Annie Lane: Hoarding addiction might bury me alive

Published 5:49 pm Friday, February 11, 2022

Getting your Trinity Audio player ready...

Dear Annie: I am a single and retired homeowner. The problem is that I have a spending addiction where I nickel-and-dime myself to death. I literally cannot stop.

My house is full of things I have bought, and while not stuffed from floor to ceiling, it puts me at risk physically. I am willing to admit I have a hoarding problem and have to clean out the house, but most services to help hoarders are too expensive. I am disabled and find myself overwhelmed at the thought of tackling these problems, so I do very little.

I know I have to do something, but none of the things I have tried so far have worked. I am afraid that I will die one day, be discovered buried under stuff, and leave a mess for my friends. HELP!!!

Email newsletter signup

— Stuff Addict

Dear Stuff Addict: The first step to solving a problem is recognizing there is one. Not only have you done that and expressed you want to change but you recognize that the way you’re living now is putting you in harm’s way. It’s time to take action.

A simple internet search for junk pickup services will show what’s available in your local community for free. Anything that is broken beyond repair or simply garbage has to go. Items that are fully functional but no longer serve you are just waiting to be of service to someone else. Consider dropping off donations at your local Goodwill store or scheduling a Purple Heart pickup from your home. Consult their websites for information on what makes for an acceptable donation first.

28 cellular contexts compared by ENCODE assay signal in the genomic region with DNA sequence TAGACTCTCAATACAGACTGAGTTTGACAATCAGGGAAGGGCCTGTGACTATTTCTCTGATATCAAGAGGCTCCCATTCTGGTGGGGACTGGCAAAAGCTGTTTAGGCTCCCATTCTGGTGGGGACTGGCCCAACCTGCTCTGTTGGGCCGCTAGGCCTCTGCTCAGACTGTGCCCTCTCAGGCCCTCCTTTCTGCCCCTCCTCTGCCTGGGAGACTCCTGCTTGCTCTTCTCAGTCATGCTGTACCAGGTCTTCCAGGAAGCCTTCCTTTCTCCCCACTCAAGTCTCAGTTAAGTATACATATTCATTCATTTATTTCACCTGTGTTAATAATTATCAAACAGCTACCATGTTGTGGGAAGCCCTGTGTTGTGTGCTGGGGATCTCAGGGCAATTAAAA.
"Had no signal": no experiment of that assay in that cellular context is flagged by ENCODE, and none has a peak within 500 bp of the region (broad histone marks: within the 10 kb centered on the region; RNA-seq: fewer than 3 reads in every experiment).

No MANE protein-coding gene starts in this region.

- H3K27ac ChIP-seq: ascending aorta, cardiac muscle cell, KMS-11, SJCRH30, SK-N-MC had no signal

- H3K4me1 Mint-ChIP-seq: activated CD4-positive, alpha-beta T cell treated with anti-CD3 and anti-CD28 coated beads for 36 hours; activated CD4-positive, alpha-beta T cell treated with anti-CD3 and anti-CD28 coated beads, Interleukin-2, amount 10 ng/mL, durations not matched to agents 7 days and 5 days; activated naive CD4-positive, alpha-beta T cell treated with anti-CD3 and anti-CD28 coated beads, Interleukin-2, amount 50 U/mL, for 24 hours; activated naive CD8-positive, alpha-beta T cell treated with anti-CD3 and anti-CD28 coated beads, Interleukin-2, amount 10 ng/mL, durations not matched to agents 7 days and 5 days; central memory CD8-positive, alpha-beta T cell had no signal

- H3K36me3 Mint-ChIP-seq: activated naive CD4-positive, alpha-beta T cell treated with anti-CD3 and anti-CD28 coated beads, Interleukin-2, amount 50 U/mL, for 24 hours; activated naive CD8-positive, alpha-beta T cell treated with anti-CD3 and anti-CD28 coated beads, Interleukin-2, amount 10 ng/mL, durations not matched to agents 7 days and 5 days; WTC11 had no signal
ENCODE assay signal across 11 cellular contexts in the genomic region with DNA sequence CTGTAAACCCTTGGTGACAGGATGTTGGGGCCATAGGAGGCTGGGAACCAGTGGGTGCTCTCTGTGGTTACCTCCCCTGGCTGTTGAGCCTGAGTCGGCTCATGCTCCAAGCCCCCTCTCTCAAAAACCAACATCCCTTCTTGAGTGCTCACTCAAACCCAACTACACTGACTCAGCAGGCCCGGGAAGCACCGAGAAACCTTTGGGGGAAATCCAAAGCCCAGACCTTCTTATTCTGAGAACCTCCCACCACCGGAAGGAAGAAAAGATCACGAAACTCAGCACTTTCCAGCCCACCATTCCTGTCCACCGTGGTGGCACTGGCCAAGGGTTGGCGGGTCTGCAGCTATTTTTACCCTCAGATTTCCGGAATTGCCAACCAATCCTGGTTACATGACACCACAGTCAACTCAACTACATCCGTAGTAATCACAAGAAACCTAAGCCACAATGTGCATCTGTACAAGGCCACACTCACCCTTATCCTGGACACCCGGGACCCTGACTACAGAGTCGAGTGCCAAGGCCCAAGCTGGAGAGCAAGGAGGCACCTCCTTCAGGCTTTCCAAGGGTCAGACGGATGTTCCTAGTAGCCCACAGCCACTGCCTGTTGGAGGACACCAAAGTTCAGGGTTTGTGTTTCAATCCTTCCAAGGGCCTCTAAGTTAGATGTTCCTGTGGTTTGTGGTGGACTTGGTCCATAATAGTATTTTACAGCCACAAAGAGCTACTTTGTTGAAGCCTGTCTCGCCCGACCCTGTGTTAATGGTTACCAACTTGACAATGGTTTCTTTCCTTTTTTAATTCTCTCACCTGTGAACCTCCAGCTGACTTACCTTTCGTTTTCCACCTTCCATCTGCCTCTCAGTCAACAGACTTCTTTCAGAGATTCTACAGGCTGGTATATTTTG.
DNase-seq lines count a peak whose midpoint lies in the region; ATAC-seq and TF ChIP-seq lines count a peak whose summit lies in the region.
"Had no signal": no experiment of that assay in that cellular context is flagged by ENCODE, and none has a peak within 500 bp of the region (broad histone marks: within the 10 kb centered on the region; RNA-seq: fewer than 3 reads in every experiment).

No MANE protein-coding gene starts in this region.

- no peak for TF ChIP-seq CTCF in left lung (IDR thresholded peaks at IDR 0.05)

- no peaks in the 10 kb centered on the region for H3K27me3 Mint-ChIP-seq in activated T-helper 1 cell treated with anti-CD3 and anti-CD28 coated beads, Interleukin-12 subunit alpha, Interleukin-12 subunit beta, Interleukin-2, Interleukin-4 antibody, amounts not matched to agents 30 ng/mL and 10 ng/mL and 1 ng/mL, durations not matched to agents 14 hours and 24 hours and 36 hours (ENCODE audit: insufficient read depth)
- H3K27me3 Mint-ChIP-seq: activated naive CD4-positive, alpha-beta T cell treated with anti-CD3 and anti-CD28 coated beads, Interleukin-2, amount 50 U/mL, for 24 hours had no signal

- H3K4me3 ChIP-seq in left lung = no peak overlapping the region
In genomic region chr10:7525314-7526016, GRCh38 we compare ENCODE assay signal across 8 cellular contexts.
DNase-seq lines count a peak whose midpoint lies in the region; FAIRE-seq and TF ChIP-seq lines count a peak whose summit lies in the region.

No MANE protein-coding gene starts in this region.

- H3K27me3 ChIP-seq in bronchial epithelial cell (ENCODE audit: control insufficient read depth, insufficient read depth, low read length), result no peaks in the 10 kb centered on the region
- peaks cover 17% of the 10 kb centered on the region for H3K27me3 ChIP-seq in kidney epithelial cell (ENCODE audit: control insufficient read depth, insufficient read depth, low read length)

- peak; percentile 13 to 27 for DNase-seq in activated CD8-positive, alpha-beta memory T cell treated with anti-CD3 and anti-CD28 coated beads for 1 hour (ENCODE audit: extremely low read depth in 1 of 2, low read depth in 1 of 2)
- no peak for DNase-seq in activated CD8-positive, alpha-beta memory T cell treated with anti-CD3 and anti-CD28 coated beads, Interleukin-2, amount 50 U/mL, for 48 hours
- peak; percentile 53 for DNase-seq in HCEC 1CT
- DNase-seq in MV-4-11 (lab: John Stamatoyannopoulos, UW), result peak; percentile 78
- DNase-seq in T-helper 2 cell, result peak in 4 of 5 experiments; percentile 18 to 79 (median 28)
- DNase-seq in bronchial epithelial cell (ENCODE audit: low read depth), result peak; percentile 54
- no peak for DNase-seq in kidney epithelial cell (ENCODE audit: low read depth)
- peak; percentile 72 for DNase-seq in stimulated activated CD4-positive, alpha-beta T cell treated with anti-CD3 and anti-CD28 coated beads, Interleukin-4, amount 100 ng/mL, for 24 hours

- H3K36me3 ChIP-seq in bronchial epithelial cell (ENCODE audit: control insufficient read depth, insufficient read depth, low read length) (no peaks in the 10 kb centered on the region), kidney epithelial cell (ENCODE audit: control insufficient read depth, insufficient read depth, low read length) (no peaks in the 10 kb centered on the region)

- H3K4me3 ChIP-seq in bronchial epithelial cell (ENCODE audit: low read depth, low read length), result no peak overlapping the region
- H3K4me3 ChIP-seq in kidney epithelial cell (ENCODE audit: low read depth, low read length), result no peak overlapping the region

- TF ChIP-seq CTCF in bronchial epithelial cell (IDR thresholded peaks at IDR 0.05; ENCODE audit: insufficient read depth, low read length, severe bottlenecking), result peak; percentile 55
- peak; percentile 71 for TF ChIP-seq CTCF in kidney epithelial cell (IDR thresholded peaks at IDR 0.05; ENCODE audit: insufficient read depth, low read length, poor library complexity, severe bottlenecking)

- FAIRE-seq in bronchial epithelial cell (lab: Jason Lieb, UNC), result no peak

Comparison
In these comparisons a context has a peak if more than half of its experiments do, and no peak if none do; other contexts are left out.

This will help with the state of your home, but you must also tackle the state of your mind. Work with a therapist to uncover the root of your hoarding compulsions and strategies on how best to discard them, too.

• • •

Dear Annie: I read your answer to “Speed Bump in My Speech,” who debated whether or not to include she has a speech impediment in her online dating profile after doing so for years and attracting the wrong matches. I’d like to add to your suggestion.

I am a 47-year-old woman and have walked with a limp since birth. Many years ago, when I was looking to settle down, my parents suggested I not mention the limp during the initial phone call days. To them, I am a very well-educated, intelligent, charming woman who guys will find hard to say no to, especially after great initial conversations. I followed it for almost six months and realized when guys found the limp off-putting, I was severely depressed for the first time in my life.

That’s when my best friend mentioned that written words have immense power and suggested writing down the qualities of the man I am seeking in my diary. With that clarity and a few months’ time later, I was lucky enough to fall in love with and marry the first person with whom I decided to go on a date. I told him about my limp within 15 minutes of our first conversation. He matched the exact qualities I was looking for in a life partner. We have been married for over 21 years now and have two beautiful daughters.

I wish all the best for “Speed Bump” to find her love.

— Quite Requited Love

Dear Requited Love: Thank you for your letter; I love a happy ending.

Send your questions for Annie Lane to